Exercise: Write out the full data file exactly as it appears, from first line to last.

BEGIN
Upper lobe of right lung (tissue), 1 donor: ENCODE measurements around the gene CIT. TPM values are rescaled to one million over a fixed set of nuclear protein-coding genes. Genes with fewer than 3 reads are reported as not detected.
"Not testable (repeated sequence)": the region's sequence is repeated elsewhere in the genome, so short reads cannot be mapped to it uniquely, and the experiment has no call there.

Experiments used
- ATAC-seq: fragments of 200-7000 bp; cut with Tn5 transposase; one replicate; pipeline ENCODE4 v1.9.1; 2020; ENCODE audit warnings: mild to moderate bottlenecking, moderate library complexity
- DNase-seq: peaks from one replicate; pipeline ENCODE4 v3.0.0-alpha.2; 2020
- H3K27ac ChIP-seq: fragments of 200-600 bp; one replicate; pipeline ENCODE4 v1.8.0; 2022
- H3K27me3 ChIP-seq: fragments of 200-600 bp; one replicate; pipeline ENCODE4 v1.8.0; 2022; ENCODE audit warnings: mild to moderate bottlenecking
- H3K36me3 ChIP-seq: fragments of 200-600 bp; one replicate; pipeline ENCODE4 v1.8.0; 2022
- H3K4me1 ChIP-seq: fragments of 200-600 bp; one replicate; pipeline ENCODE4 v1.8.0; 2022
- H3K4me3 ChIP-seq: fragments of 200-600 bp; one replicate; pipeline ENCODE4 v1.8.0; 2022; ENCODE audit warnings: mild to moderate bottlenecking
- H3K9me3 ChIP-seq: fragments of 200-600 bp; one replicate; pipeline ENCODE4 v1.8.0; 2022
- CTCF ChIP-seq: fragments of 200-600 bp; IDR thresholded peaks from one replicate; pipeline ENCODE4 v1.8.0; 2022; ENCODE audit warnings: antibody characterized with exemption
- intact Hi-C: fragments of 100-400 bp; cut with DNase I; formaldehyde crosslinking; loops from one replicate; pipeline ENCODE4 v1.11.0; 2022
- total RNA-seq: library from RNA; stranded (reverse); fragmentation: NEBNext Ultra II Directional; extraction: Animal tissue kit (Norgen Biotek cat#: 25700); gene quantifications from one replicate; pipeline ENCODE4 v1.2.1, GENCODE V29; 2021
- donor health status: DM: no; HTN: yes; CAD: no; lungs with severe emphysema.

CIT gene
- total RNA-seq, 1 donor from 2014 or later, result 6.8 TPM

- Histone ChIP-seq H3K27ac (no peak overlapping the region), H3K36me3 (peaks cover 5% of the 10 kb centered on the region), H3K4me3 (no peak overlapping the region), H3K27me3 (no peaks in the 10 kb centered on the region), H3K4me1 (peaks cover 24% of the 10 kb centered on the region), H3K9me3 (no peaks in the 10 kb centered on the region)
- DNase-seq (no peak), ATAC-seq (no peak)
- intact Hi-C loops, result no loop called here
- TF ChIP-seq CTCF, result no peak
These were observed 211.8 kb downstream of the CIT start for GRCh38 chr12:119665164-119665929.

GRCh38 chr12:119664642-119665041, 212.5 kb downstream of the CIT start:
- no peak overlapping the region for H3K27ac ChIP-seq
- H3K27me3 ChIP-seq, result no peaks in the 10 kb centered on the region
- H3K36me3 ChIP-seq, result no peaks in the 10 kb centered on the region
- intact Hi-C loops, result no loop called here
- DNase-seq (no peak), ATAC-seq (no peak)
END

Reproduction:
Upper lobe of right lung (tissue), 1 donor: ENCODE measurements around the gene CIT. TPM values are rescaled to one million over a fixed set of nuclear protein-coding genes. Genes with fewer than 3 reads are reported as not detected.
"Not testable (repeated sequence)": the region's sequence is repeated elsewhere in the genome, so short reads cannot be mapped to it uniquely, and the experiment has no call there.

Experiments used
- ATAC-seq: fragments of 200-7000 bp; cut with Tn5 transposase; one replicate; pipeline ENCODE4 v1.9.1; 2020; ENCODE audit warnings: mild to moderate bottlenecking, moderate library complexity
- DNase-seq: peaks from one replicate; pipeline ENCODE4 v3.0.0-alpha.2; 2020
- H3K27ac ChIP-seq: fragments of 200-600 bp; one replicate; pipeline ENCODE4 v1.8.0; 2022
- H3K27me3 ChIP-seq: fragments of 200-600 bp; one replicate; pipeline ENCODE4 v1.8.0; 2022; ENCODE audit warnings: mild to moderate bottlenecking
- H3K36me3 ChIP-seq: fragments of 200-600 bp; one replicate; pipeline ENCODE4 v1.8.0; 2022
- H3K4me1 ChIP-seq: fragments of 200-600 bp; one replicate; pipeline ENCODE4 v1.8.0; 2022
- H3K4me3 ChIP-seq: fragments of 200-600 bp; one replicate; pipeline ENCODE4 v1.8.0; 2022; ENCODE audit warnings: mild to moderate bottlenecking
- H3K9me3 ChIP-seq: fragments of 200-600 bp; one replicate; pipeline ENCODE4 v1.8.0; 2022
- CTCF ChIP-seq: fragments of 200-600 bp; IDR thresholded peaks from one replicate; pipeline ENCODE4 v1.8.0; 2022; ENCODE audit warnings: antibody characterized with exemption
- intact Hi-C: fragments of 100-400 bp; cut with DNase I; formaldehyde crosslinking; loops from one replicate; pipeline ENCODE4 v1.11.0; 2022
- total RNA-seq: library from RNA; stranded (reverse); fragmentation: NEBNext Ultra II Directional; extraction: Animal tissue kit (Norgen Biotek cat#: 25700); gene quantifications from one replicate; pipeline ENCODE4 v1.2.1, GENCODE V29; 2021
- donor health status: DM: no; HTN: yes; CAD: no; lungs with severe emphysema.

CIT gene
- total RNA-seq, 1 donor from 2014 or later, result 6.8 TPM

- Histone ChIP-seq H3K27ac (no peak overlapping the region), H3K36me3 (peaks cover 5% of the 10 kb centered on the region), H3K4me3 (no peak overlapping the region), H3K27me3 (no peaks in the 10 kb centered on the region), H3K4me1 (peaks cover 24% of the 10 kb centered on the region), H3K9me3 (no peaks in the 10 kb centered on the region)
- DNase-seq (no peak), ATAC-seq (no peak)
- intact Hi-C loops, result no loop called here
- TF ChIP-seq CTCF, result no peak
These were observed 211.8 kb downstream of the CIT start for GRCh38 chr12:119665164-119665929.

GRCh38 chr12:119664642-119665041, 212.5 kb downstream of the CIT start:
- no peak overlapping the region for H3K27ac ChIP-seq
- H3K27me3 ChIP-seq, result no peaks in the 10 kb centered on the region
- H3K36me3 ChIP-seq, result no peaks in the 10 kb centered on the region
- intact Hi-C loops, result no loop called here
- DNase-seq (no peak), ATAC-seq (no peak)